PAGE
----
Brant Bjork, what can you say about a man with such a great pedigree, whether solo or as part of a band the drummer/guitarist.bassist and vocalist's name has always been associated with good music.
Kyuss, Fu Manchu, Mondo Generator and Vista Chino have all benefited from having the Palm Desert multi-instrumentalist within their ranks but its as a solo artist that Bjork really comes into his own as can be witnessed on his latest audio outing "Tao of The Devil".
Its always interesting when approaching a Brant Bjork album to find exactly which Brant Bjork your actually going to get, given his background of chameleon-like diversity a new Brant Bjork project could go any number of ways. "Tao Of The Devil" however sees Bjork embracing the blues, not in a delta "My baby done left me" type of way but in more of a UK " Red Lebanese makes you weak at the knees" soulful hard rock way, in other words you get a feeling Bjork has been listening to quite a bit of 70's classic rock of late.
"Gree Heen" kicks things off with Bjork's soulful voice singing "we have everything we need, we got the gree heen", alone but for a bluesy guitar motif. The rest of the band then come in and the song falls into loose but perfectly executed heavy blues groove that apart from its lysergic middle section, recalls Maryland's Clutch in their more bluesy moments and sets the tone for the rest of the album.
"Humble Pie" is the perfect title for a song that would not have sounded out of place on any of the 70's band with the same name's iconic albums. Dave Dinsmore – Bass, Ryan Goode - Drums and Bubba Dupree – Guitar. together with Bjork perfectly capture the soulful blues and hard rock of Steve Marriott's four piece yet save the song from veering into the realms of pastiche by injecting into those familiar grooves elements of outlaw country and southern rock swagger and in doing so stamp their own identity all over them.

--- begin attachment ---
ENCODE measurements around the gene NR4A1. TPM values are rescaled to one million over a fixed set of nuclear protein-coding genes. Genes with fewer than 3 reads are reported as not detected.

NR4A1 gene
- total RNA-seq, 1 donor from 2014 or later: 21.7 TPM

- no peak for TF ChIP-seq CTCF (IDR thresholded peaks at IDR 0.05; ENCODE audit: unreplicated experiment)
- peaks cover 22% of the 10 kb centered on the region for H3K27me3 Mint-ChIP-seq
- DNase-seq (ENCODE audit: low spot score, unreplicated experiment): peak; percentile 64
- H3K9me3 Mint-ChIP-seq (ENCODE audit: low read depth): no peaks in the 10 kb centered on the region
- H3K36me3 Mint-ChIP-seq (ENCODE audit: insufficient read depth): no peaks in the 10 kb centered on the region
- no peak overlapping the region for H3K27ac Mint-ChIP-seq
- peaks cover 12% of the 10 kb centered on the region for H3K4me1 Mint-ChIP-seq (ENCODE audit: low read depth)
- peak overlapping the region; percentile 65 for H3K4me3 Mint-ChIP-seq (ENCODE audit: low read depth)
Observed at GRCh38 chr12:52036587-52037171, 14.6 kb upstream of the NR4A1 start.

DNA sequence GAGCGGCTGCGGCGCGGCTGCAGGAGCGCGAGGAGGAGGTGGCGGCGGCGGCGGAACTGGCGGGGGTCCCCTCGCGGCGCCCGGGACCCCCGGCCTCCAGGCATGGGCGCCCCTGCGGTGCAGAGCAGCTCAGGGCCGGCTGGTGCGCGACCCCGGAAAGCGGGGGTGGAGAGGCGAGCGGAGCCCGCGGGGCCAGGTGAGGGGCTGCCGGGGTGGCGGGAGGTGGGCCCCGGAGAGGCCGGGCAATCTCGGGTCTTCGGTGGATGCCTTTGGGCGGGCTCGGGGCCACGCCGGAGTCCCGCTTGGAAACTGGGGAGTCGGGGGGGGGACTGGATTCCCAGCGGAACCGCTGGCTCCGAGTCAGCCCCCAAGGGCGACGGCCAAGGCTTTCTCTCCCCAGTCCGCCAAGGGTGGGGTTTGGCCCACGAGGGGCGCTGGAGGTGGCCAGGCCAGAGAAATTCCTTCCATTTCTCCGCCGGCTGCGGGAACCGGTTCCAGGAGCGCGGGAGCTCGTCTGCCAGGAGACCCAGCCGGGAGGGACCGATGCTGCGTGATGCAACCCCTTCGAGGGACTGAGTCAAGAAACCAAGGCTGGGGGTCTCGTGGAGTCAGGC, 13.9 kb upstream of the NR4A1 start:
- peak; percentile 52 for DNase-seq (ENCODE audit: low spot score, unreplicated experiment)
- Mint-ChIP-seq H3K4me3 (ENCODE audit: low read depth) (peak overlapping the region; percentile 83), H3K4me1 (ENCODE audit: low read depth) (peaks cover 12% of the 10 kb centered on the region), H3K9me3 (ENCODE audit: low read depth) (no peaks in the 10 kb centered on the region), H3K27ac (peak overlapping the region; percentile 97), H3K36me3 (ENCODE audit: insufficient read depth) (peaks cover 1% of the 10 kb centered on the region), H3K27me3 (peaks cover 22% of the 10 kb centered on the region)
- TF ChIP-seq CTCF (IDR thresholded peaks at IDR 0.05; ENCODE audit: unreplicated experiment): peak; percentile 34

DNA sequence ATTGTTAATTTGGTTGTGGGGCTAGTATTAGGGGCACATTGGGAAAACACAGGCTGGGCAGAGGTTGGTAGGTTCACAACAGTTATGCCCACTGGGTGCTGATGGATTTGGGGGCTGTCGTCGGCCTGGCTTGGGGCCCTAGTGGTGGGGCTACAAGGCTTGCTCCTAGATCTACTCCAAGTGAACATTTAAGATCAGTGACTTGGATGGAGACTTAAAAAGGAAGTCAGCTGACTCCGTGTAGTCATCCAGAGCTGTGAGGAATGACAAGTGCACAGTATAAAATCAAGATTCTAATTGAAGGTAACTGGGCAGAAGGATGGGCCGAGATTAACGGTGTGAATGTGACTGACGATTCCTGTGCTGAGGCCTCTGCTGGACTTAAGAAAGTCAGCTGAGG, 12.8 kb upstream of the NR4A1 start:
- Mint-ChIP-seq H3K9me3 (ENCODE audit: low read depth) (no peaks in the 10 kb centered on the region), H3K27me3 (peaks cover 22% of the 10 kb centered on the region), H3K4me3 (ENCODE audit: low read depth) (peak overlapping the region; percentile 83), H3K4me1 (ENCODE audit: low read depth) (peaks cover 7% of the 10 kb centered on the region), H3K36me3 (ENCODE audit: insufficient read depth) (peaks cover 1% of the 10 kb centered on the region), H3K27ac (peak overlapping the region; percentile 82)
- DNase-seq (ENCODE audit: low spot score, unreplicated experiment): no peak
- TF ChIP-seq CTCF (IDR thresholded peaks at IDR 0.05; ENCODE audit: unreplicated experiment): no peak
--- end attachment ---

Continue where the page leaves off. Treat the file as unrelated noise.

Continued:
"Stackt" sees Bjork falling back into old habits with the ex-Kyuss man soulfully vocalising over a stuttering mid -tempo desert groove replete with fuzz drenched guitar, powerful percussion and booming heavy bass.
"Luvin'"s stop start refrain is both delicious and addictive and is the base around which Bjork wraps a perfectly pitched vocal that has a slightly mellower tone than employed on the albums previous tracks and is complimented by some superb musicianship from all involved.
"Biker No.2" finds Bjork diving once again into the southern end of rocks spectrum albeit with a nice dose of psychedelic texturing. Bjork sings the songs lyrical melody with a slightly laid back delivery over a heavily fuzzed desert groove that to Desert Psychlists battered ears has a touch of Johnny Van Zant era Lynyrd Skynyrd about it.
"Dave's War" explodes into life with the sort of dirty fuzzed groove Brant Bjork built his reputation on and initially sees the curly-haired one ditching his usually soul edged vocals for a more in your face stoner approach, that is until about a quarter of the way in when things start to get a little lysergic and funky. Bjork and the band slip into a psych drenched groove that explores both Far and Middle-Eastern themes while still keeping one Cuban heeled boot frmly in the blues. Beautifully structured and executed to perfection by musicians at the top of their game it almost seems a shame when it comes to its fuzzy tripped out conclusion.
Title track "Tao Of The Devil" closes the album, a deeply atmospheric blues lament whose last line "I've got the blues deep in my bones" sums the albums general vibe and theme better in eight words than Desert Psychlist could do with a thousand.
Check it out...
Tao Of The Devil will be available to buy on CD/DD/Vinyl via Napalm Records from Sept 30th 2016.